Case 16 1. The grocery industry is a commoditized industry, which makes it difficult for grocers to sustain through differentiation. Buyer power is high and thus, cost leadership and operational efficiencies are critical. There is fierce competition amongst various grocery stores, with the main players such as Loblaw and A&P holding multi-banner stores in various market segments. Traditional grocery stores also lose some of their market share to drug stores, convenience stores and other retailers who have entered the industry.
Threat of substitutes from fast-food and take- away outlets is not as prevalent, since many grocery stores have started stocking ready-to-eat meals and have deli services available for consumers. Competitive pressures are increasing in the industry with the potential entry of Wal-Mart and new delivery methods such as the internet. 2. grocery store industry witnessed a lot of changes. Competitive pressures in the industry are increasing and several new competitors including wal-mart are entering the market.
New methods of delivery such as the interned are making it difficult and challenging for traditional based stores to comply. Customer preferences are diversifying and different demands are increasing. In addition to the price war that strike the markets. The maturity of the industry, characterized by flat demand combined with the growth aspiration of the dominant suppliers makes the industry a competitive battleground. Competitors work toward driving costs down while responding to swiftly changing consumer tastes.
Grocery managers therefore are challenged to provide the marketing mix of tomorrow, emphasizing speed, flexibility, and early identification of trends directed at segmented and rapidly evolving markets. The mass consumer market has been replaced by hundreds of highly diversified mini-markets for which grocery companies have to design custom made solutions. 3. Key Success Factors of the grocery industry include the following: Low cost operations; leading to lower prices Convenient locations and large stores Wide product ranges; good quality Value added services; customer loyalty programs
Cutting-Edge technology, both front-end and back-end Looking at the above factors, there are many opportunities for Canadian grocers to improve on their services such as vertical integration as supplier/distributor, innovative technologies like RFID, and global expansion Loblaw’s unique tangible resource is that they own 63% of their corporate stores real estate properties. As mentioned above, the grocery industry is heavily commoditized and competitive. The Canadian market leader, Loblaw, serves a broad target market and integrates a low cost strategy with product and process differentiation.
Through their multi-banner approach, they leverage their core competencies across multiple businesses. The biggest winner for the company had been the multi format approach. The company also holds about 60% of the real estate where they operate giving the benefit to change. The company refurnish the stores every 5 years when the industry norms are 7 years. 4. SWOT ANALYSIS: Strengths: Strong Market Share Broad Product Portfolio Diversified Store Format Low prices with good quality items at all franchises Great customer service/customers have a say in the company Noticeably friendly workers
Constantly looking for areas of improvement Array of services Canadian unlike foreign competitors like wallmart Weaknesses: Low Online Operations Limited Geographical Presence Opportunities: Rise in Demand for Private Labels Strategic Plans Rising Demand for Organic Products Opening new stores helps them become more competitive The unfortunate economy will create a new wave of customers looking for cheaper prices Threats: Expiry Of Agreement With Labor Union Highly Competitive Market Wal-Mart Business Partnerships Higher prices on certain items makes them less competitive in those areas (electronics and household furniture).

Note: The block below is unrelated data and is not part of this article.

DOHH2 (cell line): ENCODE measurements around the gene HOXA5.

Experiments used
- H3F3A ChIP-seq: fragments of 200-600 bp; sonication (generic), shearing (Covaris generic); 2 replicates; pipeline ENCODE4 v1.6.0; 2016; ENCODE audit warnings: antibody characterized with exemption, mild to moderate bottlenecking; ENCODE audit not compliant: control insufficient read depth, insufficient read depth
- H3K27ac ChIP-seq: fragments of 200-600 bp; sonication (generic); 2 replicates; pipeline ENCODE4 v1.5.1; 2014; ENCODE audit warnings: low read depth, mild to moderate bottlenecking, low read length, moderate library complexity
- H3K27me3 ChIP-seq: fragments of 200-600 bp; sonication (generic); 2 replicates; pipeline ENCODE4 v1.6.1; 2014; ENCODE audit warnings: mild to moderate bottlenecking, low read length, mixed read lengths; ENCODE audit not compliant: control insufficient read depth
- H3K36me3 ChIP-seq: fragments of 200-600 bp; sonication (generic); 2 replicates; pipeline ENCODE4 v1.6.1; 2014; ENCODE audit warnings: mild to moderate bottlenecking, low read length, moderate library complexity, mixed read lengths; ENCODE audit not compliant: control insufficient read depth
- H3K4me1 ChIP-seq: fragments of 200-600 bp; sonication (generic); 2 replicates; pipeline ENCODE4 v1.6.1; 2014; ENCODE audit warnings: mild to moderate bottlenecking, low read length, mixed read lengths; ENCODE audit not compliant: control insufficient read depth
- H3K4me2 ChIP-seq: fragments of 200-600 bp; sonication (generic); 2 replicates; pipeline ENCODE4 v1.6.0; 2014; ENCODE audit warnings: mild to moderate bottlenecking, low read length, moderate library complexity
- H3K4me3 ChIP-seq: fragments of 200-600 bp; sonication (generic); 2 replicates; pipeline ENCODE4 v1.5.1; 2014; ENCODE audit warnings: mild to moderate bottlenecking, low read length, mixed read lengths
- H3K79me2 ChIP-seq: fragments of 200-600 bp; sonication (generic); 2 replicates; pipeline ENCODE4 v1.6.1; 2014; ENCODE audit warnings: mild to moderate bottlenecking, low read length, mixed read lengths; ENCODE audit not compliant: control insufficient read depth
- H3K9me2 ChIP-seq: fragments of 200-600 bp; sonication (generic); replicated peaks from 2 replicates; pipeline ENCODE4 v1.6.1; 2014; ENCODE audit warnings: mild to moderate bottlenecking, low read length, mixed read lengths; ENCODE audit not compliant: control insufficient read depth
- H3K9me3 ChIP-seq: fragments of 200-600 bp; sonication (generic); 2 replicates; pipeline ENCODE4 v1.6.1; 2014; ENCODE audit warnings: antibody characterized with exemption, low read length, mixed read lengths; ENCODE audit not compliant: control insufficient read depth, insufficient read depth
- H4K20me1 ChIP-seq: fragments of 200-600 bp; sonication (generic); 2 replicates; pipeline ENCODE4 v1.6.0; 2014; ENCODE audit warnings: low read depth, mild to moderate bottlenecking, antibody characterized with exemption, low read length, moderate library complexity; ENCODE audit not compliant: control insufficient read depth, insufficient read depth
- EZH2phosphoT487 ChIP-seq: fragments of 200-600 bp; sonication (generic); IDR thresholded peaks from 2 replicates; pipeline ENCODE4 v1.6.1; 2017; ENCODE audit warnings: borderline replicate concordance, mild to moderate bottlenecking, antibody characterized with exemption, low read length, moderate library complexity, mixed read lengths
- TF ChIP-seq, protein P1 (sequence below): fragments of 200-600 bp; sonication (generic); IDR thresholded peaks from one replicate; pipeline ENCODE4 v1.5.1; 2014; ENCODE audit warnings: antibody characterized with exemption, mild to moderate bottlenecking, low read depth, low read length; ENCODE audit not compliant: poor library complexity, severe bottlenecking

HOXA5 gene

By the above S. W. O. T analysis, one can see that Loblaw’s KSF’s are on track and that they are headed in the right direction to bring them back on top. There is of course still work for Loblaw to do with their pricing, however that will come with time because when the company is doing better, they will be able to lower their prices even more. They are putting up a good fight though! Loblaws prices for certain items were only a mere 10-15 cents higher than that of Wal-Mart which demonstrates that they are climbing the ranks and will eventually pose as a threat to WalMart.
Being pure Canadian company is also a core competency because many people enjoy supporting their country even if it means spending an extra 10-15 cents. These key factors (low prices, better quality products, great customer service, and being Canadian) will help Loblaw rise to the top again. 5. Lederer’s plan to combat the threat of Wal-Mart Supercentre grocery stores turned bad on the company Consolidating its distribution centres, which supposedly made the supply chain more efficient, resulted in the departure of many of the chain’s general merchandise buyers who were unwilling to move.
There were numerous delays and coordination problems as suppliers had trouble shipping their goods to stores on time, and Loblaws was forced to mark it down in order to liquidate excess inventory. Expanding its inventory to general merchandise, supposedly to make a one-stop location like Wal-Mart Supercentres, was considered by many customers to be below the standards of Loblaws. Lederer stopped investing in its convential supermarkets and focused on building its major discount format, the real Canadian superstores. He spent 25 million dollars to motivate old employees to retire early as he turned traditional old stores into superstores. . This is a significant evaluation, because Loblaw is Canada’s largest food distributor, as well as one of the largest private sector employers. Loblaw operates under names such as The Real Canadian Superstore, Fertinos, Provigo, SuperValu, Zehrs, Atlantic Superstore, Loblaws, and Your Independent Grocer. Along with food and household products, Loblaw provides consumers with other services, such as banking, gas stations, pharmacies, photo developing, dry cleaning, and fitness centers. A qualitative and quantitative analysis of Loblaw was conducted through secondary research, using both internal and external sources.
This report focuses on the goods distribution and marketing aspects of Loblaw, by exploring its history, primary products, social responsibilities, and financial position. Ratios of the past and present will be taken into consideration when researching and making recommendations. History Loblaw Companies Limited was incorporated in 1956 and it now employs over 122 000 part-time and full-time employees throughout its 990 branches. As a subsidiary of George Weston Limited, it has supplied the Canadian market with innovative products and services for more than 45 years.